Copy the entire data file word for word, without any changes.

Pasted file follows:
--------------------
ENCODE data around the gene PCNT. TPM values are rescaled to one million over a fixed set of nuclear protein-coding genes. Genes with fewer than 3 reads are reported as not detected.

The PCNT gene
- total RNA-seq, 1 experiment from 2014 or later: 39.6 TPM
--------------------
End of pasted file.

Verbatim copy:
ENCODE data around the gene PCNT. TPM values are rescaled to one million over a fixed set of nuclear protein-coding genes. Genes with fewer than 3 reads are reported as not detected.

The PCNT gene
- total RNA-seq, 1 experiment from 2014 or later: 39.6 TPM